The big claim turns out to be a little overstated. The claim:

> AlphaTensor’s algorithm improves on Strassen’s two-level algorithm for the first time, to our knowledge, since its discovery 50 years ago.

reduces to:

> AlphaTensor discovers algorithms that outperform the Strassen-square algorithm, which is a fast algorithm for large square matrices31,32. Although the discovered algorithm has the same theoretical complexity as Strassen-square, it outperforms it in practice, as it is optimized for the considered hardware. Interestingly, AlphaTensor finds algorithms with a larger number of additions compared with Strassen-square (or equivalently, denser decompositions), but the discovered algorithms generate individual operations that can be efficiently fused by the specific XLA33 grouping procedure and thus are more tailored towards the compiler stack we use. The algorithms found by AlphaTensor also provide gains on matrix sizes larger than what they were optimized for. Finally, Fig. 5c shows the importance of tailoring to particular hardware, as algorithms optimized for one hardware do not perform as well on other hardware.

So they improved on Strassen’s 50-year-old algorithm by optimizing it for hardware that has only existed for a few years and de-optimizing it for human use? There is so much cool stuff here without claiming to do something you really didn’t.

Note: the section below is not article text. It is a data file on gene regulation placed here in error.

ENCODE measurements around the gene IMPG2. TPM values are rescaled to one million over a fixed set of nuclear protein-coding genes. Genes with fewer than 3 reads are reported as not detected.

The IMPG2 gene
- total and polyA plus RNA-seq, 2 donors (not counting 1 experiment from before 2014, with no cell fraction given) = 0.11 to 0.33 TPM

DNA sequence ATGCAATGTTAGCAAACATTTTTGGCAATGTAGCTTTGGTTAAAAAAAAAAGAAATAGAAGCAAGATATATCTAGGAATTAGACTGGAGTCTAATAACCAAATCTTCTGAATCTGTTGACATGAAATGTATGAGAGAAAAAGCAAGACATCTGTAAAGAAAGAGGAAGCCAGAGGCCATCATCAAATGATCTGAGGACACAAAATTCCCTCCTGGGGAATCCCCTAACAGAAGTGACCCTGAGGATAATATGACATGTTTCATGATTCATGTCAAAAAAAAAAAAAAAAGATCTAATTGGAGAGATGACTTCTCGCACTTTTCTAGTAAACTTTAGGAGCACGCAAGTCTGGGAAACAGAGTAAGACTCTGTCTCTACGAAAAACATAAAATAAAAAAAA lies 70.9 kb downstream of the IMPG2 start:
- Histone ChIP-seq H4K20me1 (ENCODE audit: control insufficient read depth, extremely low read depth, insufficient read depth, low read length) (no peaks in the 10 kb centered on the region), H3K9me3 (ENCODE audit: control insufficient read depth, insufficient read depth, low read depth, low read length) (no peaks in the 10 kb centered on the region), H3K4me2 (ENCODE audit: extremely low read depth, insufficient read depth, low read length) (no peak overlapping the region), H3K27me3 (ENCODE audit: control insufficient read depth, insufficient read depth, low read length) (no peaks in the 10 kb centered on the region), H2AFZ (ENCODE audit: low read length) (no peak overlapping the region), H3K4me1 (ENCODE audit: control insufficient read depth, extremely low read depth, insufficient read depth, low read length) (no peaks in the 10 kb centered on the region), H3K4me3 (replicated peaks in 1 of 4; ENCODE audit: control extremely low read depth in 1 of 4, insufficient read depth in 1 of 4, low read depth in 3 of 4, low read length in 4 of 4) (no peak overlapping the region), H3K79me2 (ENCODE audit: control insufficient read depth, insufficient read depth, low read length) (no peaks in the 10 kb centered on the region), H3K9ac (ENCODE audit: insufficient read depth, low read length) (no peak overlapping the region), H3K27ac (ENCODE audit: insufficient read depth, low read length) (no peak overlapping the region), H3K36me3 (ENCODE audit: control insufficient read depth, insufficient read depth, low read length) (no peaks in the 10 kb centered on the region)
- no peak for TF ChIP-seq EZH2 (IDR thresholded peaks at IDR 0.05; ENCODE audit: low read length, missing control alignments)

The paper is a great read -- an interesting approach, fun theoretical comparisons, plus benchmarks for optimized algorithms for specific hardware (CPU and GPU, allowing for differing instruction sets).

But it doesn't stop there; from the "Discussion" section:

> One important strength of AlphaTensor is its flexibility to support complex stochastic and non-differentiable rewards (from the tensor rank to practical efficiency on specific hardware), in addition to finding algorithms for custom operations in a wide variety of spaces (such as finite fields). We believe this will spur applications of AlphaTensor towards designing algorithms that optimize metrics that we did not consider here, such as numerical stability or energy usage.

I have a gut feeling that there is a faster way to compute logarithms going from least to most significant bit. How would I go about using ML to find it?

[Edit] I think Feynman's algorithm might do it:

"Consider the problem of finding the logarithm of a fractional number between 1 and 2. (The algorithm can be generalized without too much difficulty.) Feynman observed that any such number can be uniquely represented as a product of numbers of the form 1 + 2^(-k), where k is an integer. Testing for the presence of each of these factors in a binary representation is simply a matter of a shift and a subtraction. Once the factors are determined, the logarithm can be computed by adding together the precomputed logarithms of the factors. The algorithm fit the Connection Machine especially well because the small table of the logarithms of 1 + 2^(-k) could be shared by all the processors. The entire computation took less time than doing a division."